M.M.: What? Thanks for throwing me under the bus! For whatever reason, I’m scared of knives. I don’t know if it’s something from my past life, but knives scare me. Even if I see a friend cutting something in the kitchen, I can’t be in there. Also, being chased. It’s scary to think that someone might be chasing you, but your legs don’t work.

That makes sense since you brought up Freddy Krueger.

M.M.: Exactly. I’ve been scarred.

Was there someone in particular that scared you most in the film since the “follower” is mercurial and takes many different forms?

D.Z.: The one with the tit and the one sock.

M.M.: [Laughs] That was pretty frightening, yeah.

D.Z.: The tall guy, dude.

That upstairs bedroom scene was by far the best scare I thought.

D.Z.: Do you remember the first time we watched it?

M.M.: The audience jumped out of their seats.

D.Z.: He was like 7 feet tall.

M.M.: It was insane.

Was it weird to have all these creepy people around on set when you weren’t shooting?

D.Z.: They were the sweetest people in the world. The old woman was the nicest lady in the world. You look at her on screen and you’re just… holy shit.

M.M.: We had a really good group. I had never worked with kids my age, so it was great to have fun on set. But when we were filming, I always had headphones in because this shoot was so intense. It was probably the most intense five weeks of my life. It was insane, physically and mentally.

D.Z.: She wouldn’t talk to anybody. Everyone’s like, “She’s such a diva.” [Laughs] Some people can laugh one minute and just flip a switch, but I guess you don’t work that way.

M.M.: For a role like that, it’s just impossible.

It seems suspect asking someone about their process because it’s a private thing and completely different for everyone.

M.M.: It totally is. It is very different.

Can you recall anything funny that lightened the mood on such an intense shoot?

D.Z.: The lake house. Do you remember how slippery that was?

M.M.: After the “hair scene” when I start running up the hill. You don’t see us doing it on the screen, but the hill was steep. They were like, “Maika, you have to run faster!”

D.Z.: “Now further down! Further down!” [Laughs]

M.M.: And by the time we get to the top of the hill, we’re just gasping for air.

D.Z.: Also, driving around Detroit in a car that—

M.M.: That was a piece of shit car.

D.Z.: I didn’t have a license.

M.M.: You’re gonna get into big trouble for saying that!

D.Z.: David was crammed into the backseat with all this equipment.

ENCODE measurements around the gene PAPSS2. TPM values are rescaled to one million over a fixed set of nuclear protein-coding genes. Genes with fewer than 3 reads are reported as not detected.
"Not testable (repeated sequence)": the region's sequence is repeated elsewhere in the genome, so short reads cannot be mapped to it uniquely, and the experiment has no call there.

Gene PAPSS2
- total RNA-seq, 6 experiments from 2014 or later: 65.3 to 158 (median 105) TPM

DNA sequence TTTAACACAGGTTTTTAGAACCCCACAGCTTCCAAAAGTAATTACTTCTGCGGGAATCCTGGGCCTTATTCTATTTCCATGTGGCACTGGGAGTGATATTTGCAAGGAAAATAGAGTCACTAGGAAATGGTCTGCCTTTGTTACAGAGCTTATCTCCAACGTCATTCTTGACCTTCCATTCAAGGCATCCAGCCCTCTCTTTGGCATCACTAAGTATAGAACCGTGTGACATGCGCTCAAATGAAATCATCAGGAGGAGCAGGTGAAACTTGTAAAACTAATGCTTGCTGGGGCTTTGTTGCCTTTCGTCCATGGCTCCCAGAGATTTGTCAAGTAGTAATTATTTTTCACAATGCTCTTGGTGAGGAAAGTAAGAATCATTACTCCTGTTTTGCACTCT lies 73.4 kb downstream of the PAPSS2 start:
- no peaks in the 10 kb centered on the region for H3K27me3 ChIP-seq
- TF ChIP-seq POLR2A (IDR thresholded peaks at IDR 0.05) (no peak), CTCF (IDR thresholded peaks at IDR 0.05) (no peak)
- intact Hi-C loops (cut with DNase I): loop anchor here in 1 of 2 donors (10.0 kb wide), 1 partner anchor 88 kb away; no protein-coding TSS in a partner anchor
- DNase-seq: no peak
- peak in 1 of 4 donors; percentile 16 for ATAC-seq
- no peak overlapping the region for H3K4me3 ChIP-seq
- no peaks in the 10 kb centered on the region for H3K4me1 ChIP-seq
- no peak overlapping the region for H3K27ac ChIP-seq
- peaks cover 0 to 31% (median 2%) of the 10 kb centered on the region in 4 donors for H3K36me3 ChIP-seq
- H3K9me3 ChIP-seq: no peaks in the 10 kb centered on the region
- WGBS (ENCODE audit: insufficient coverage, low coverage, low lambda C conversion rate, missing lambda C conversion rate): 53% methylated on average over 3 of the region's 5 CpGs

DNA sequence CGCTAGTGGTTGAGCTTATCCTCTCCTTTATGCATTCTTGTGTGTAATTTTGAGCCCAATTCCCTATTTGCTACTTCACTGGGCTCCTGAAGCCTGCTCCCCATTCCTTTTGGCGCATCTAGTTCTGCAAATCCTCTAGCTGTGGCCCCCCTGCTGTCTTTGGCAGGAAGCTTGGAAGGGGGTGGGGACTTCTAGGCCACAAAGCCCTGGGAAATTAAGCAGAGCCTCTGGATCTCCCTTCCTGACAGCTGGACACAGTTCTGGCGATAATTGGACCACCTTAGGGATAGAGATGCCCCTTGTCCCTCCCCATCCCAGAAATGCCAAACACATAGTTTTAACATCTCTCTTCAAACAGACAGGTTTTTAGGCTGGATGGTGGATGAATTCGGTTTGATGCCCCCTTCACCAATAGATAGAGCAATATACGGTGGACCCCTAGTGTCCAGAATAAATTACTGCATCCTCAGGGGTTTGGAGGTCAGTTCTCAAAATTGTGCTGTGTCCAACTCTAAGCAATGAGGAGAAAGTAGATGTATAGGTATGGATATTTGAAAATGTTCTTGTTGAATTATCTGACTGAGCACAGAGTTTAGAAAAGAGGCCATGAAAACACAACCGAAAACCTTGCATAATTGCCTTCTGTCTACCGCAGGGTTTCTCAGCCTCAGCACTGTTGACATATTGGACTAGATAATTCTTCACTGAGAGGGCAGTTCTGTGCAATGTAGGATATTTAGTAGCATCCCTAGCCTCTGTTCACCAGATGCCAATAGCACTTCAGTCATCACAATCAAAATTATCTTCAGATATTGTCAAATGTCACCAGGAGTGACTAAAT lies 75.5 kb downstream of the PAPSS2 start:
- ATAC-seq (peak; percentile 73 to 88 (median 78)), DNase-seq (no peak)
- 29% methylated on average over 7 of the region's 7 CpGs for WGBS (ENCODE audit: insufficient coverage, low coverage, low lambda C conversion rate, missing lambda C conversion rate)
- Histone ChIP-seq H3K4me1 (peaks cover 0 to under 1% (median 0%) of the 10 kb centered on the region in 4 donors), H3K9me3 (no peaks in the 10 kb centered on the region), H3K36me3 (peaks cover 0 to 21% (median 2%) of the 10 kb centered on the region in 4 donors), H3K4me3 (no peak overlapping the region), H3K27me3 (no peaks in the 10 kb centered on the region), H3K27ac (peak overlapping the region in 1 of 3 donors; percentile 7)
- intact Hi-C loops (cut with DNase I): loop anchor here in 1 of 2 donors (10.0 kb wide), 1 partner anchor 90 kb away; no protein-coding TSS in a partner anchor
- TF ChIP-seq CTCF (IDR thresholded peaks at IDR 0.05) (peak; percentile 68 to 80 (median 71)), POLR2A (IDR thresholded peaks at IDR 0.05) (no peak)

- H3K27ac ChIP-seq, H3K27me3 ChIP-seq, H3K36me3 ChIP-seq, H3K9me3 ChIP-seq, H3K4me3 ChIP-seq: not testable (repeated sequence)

M.M.: I was scared for my life.

D.Z.: People in Detroit don’t drive safely.

So this was shot in Detroit for five weeks. Did you guys all stay together?

M.M.: We all stayed in the same hotel.

D.Z.: Candlewood Suites, man!

MM.: It was the real deal.

D.Z.: It was in the suburbs near Troy.

M.M.: It was something else. When we filmed at the lake, we stayed at an even shittier hotel. When we came back, we were like, “The Candlewood Suites!” It became the most amazing hotel in the world. [Laughs]

D.Z.: It was cool because we got there a week before the shoot and had a chance to bond. I think that shows in the movie.

David’s otherworldly take on a familiar American suburb setting is impressive. Where did you guys grow up?

M.M.: I grew up in Santa Barbara. In high school, I think a lot of kids think it’s the most perfect place and never leave. With my parents, they thought it was very important to travel all around. We traveled everywhere and lived in the Dominican Republic for a while.

D.Z.: I have a similar story. I come from Costa Rica. Everyone’s like, “It’s beautiful there! Why did you leave?” I want to do something in this business, so I can’t go back. I traveled a lot when I was young as well. It was a great upbringing, so I can’t complain.

What’s next on the agenda for you both?

D.Z.: I have a few TV episodes and a film in Vancouver in August called Primal/Ethereal. I’ll be in the woods for that one.

M.M.: After this, I start shooting a project in Iceland. I really had no interest in going there, but I saw pictures and knew it was going to be pretty insane. I’m very excited.

D.Z.: Imagine living in Iceland.

M.M.: No, I don’t want to live in Iceland.

You probably feel right at home on this beach in Cannes. You’re a—

M.M.: Kite boarder!? I love that everyone brings it up! Some journalist called me a “sportswoman” earlier. Oh god… [Laughs]

D.Z.: Maika goes kite boarding in South Africa with white sharks! That’s either the stupidest or the most badass thing in the world.

Can we do a shoot there?

M.M.: That’d be something else!